dairy cattle, dealing with pathogens and toxins, and selenium's role as
Following the 11:45 a.m. adjournment on June 15, participants can stay
and attend one of four in-depth workshops from noon to 3 p.m. The
topics: dairy ration formulation, dairy labor management, dairy
financial analysis, and measuring dairy production parameters. During
these hands-on workshops, producers and industry representatives will
get individualized help on such tasks as balancing dairy cattle rations
or writing a labor contract and work schedule.
For registration and program information, check the University of
Minnesota Extension Service dairy Web site, www.extension.umn.edu/dairy/efforts/4StateDairyNutMgmtConf06_brochure.pdf,
or contact Marcia Endres at 612-624-5391.
**May 25 -- University of Florida Corn Silage And
Forage Field Day, Plant Science Unit, Citra. Contact Jerry Wasdin at
352-392-1120 or email@example.com, or
visit www.animal.ufl.edu. Under "Dairy Cattle," click on
"Corn Silage Field Day."
**June 14-15 -- Four-State Dairy Nutrition And Management
Conference, Grand River Center, Dubuque, IA. Call Dave Fischer,
618-692-9434, or Leo Timms, 515-294-4522.
**June 15 -- Purdue University Forage Management Workshop, 8 a.m.
to 4:30 p.m. Registration is $80/person. Registration forms and workshop
brochures are available at www.agry.purdue.edu/dtc/open.htm. For more
information, contact call 765-496-3755 or email firstname.lastname@example.org.
**June 21 -- Intergenerational Transfer, New Swing 10 Parlor and
Freestall Tour and Intensive Grazing Pasture Walk, Chris and Angie Neis
Farm, 12433 Loran Road, Mt. Carroll, IL. Jim Morrison, University of
Illinois Extension, will discuss pasture species renovation and
fertility management. Contact Kevin Bernhardt, 608-342-1365.
**June 22 -- Montana Hay Day And Field Research Tour, Montana
State University Central Agricultural Research Center, 2 miles west of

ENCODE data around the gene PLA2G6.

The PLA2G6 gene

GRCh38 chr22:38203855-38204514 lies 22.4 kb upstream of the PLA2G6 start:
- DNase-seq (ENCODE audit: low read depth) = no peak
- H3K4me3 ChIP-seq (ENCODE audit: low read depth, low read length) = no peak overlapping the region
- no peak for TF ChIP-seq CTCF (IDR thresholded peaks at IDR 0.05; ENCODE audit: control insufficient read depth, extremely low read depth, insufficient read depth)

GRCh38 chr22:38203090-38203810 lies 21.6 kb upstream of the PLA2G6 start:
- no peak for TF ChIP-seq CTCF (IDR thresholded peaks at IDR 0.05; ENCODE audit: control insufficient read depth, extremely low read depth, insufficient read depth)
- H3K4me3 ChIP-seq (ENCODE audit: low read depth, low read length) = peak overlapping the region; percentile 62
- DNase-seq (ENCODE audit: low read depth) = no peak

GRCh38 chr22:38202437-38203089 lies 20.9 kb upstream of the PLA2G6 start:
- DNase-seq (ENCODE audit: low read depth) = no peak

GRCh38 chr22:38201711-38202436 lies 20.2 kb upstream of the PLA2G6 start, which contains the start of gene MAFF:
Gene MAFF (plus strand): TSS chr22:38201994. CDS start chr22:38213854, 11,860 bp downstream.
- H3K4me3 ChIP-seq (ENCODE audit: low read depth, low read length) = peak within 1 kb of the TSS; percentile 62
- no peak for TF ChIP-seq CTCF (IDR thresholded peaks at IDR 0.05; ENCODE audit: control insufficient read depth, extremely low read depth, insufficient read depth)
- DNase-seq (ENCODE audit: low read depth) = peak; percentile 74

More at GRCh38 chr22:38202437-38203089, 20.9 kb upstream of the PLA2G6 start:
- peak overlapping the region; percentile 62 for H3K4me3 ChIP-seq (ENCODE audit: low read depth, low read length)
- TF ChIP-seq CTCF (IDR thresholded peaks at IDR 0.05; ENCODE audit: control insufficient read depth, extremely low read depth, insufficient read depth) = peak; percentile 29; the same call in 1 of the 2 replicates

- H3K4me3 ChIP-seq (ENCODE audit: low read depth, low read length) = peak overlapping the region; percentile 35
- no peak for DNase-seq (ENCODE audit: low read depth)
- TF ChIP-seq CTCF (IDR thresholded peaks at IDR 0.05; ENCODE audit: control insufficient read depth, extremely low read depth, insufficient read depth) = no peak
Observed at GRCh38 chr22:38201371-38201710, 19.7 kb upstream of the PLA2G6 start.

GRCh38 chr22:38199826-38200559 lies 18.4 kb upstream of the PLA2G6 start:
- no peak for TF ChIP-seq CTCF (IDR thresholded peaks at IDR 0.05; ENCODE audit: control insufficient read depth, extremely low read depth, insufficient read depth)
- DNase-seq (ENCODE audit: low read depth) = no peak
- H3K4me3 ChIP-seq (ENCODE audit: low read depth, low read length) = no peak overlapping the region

Moccasin. Registration will begin at 9 a.m. and tours at 9:30. A lunch
is scheduled. For more information, contact the center at 406-423-5421,
or David Wichman at 406-423-5421 or email@example.com.
**July 6-8 -- Missouri Dairy Grazing Conference, University of
Missouri Southwest Research Center, Mt. Vernon. Learn more about the
conference and tours at agebb.missouri.edu/dairy/grazing/index.htm. Mail
registration to Missouri Dairy Grazing Conference, University of
Missouri Extension, 700 Main Street, Suite 4, Cassville, MO 65625 or
**Sept. 7-9 -- National Hay Association 111th Annual Convention,
Snow King Resort, Jackson Hole, WY. Call 800-707-0014 or visit www.nationalhay.org.
**Sept. 12 -- Kentucky Forage And Grassland Council Field Day,
Dobbs Shady Meadow Farm, Campbell County. Learn more at www.uky.edu/Ag/Forage.
**Oct. 3-7 -- World Dairy Expo, Alliant Energy Center, Madison,
WI. Learn more at www.worlddairyexpo.com.
**Nov. 21 -- Kentucky Grazing Conference, Fayette County
Extension Office, Lexington. Learn more at www.uky.edu/Ag/Forage.
**Dec. 11-13 -- Western Alfalfa & Forage Conference, Reno, NV.
Contact Dan Putnam at 530-752-8982 or firstname.lastname@example.org, or Glenn
Shewmaker at 208-736-3608 or email@example.com.
**Jan. 18-19 -- Southwest Hay Conference, Ruidoso Convention
Center, Ruidoso, New Mexico. Contact Doug Whitney at firstname.lastname@example.org, or call Gina
Sterrett at 505-626-5677.
**Jan. 24-25 -- Heart Of America Grazing Conference, Holiday Inn,
Mount Vernon, IL. Contact Garry Lacefield at 270-365-7541, ext. 202, or
**Feb. 27 -- Kentucky Alfalfa Conference, Cave City Convention
Center. Learn more at www.uky.edu/Ag/Forage.